If you think there may not be a queen place a numbered frame from an adjacent healthy hive containing eggs.  If the workers do not raise queens then the original hive has a queen.

  1. Check brood larvae are pearly-white in colour.
  2. If there are a lot (more than 10% of empty cells in areas with capped brood,  are heater bees entering the cells trying to heat adjacent cells – may indicate a cold hive.
  3. Ensure that the older frames are at the end of the super.  Check condition of the combs.  If you cannot see through the comb replace.
  4. Estimate the amount of stores present in the hive.
  5. A hive weight scale can be extremely useful to provide information on the health of the hive.


Examination of the bees


Equipment required

Fine tweezers

Wide mouthed funnel

Hand lens

Wire mesh #8 or #12

White cotton cloth

Starter engine  spray – ether or Washing-up liquid 500 ml

Ultraviolent light 3100 to 4000 A

Lactic acid

Cork board


Wind matches/lighter

Matches – to check larvae

Icing sugar – to assist Varroa identification

Infra-red thermometer


Examination of the bees

Remove a frame and knock down around 500 bees into a container with a lid.

Brush the bees off a comb through a large mouthed funnel into the container.

Ensure the queen is not present.

Add 500ml of windscreen washing liquid –ethanol or alternatively methylated spirits

Varro (Varroa destructor)

Shake the bottle for 1 minute to dislodge the mites.  Examine for evidence of any Varro mites using a hand lens. This can be assisted by passing the bees and alcohol through a wide screen #8 or #12 mesh to remove the bees and then sieving again through cotton cloth.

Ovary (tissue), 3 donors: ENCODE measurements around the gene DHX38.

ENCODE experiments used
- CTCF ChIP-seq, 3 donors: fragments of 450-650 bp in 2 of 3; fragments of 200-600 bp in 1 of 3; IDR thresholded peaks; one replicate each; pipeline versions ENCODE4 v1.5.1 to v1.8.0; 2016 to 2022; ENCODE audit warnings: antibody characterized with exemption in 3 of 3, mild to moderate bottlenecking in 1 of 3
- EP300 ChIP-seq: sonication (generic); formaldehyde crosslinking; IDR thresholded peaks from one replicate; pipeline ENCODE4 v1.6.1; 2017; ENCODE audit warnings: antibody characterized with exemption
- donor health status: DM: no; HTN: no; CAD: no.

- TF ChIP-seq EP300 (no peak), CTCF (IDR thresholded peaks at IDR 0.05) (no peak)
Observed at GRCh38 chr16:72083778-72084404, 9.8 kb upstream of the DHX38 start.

Nosema –dysentery - (Nosema apris and Nosema ceranae)

Remove 10 bees remove the digestive tract.

Examine the digestive tract, especially ventriculus for evidence of Nosema spores

Acarina –tracheal mites (Acarapis woodii)

Remove 10 bees and section across the thorax

Examine cross-section for evidence of Acarinae


Examine each bee for evidence of deformity – particularly note the wing structure.

Place any bees of interest into 10% buffered formaldehyde

Protein content

Remove the remaining bees and submit for total crude protein concentration as a general indicator of health


Examine the hive debris

Place a sticky sheet into the hive floor 7 days prior to the visit

Place the hive debris into windscreen washing liquid or methylated spirits.

Varro mites will float to the surface count the number

Divide the number of mites by the number of days to get a mite/day estimation.


Bee Sting Management

  1. Remove the sting by scraping out with your thumbnail.  Do not squeeze out the sting – this will empty more toxin from the venom sac
  2. Take pain killers
  3. Be aware of sensitization and antihistamines may be required.



Indicators of the general health of the bees


Protein concentration

The crude protein concentration % can vary in working bees from 21 to 67%.

It is important to maintain the workers with a crude protein concentration above 40%

If the protein concentration falls below 40% the lifespan of the workers will fall from the normal 46-50 days to 20 to 26 days.

If the protein concentration falls below 30% the bees become very susceptible to European Foul Brood (Melissococcus plutonius) and Nosema (Nosema apris and Nosema ceranae).  This is particularly important check in the Autumn, as bees with low protein concentration will generally fail to overwinter.


The weight of the hive

Having the hive on a weigh scale can provide invaluable information regarding the number of stores and general heath of the hive.  This can also be integrated into a wireless system so that the hive can be monitored through the internet.  This can prove to be a deterrent to thieves as your computer/phone can alert the owners of any serious upset.   The progressive loss of weight may also be a helpful early indicator of disorders such as colony collapse disorder.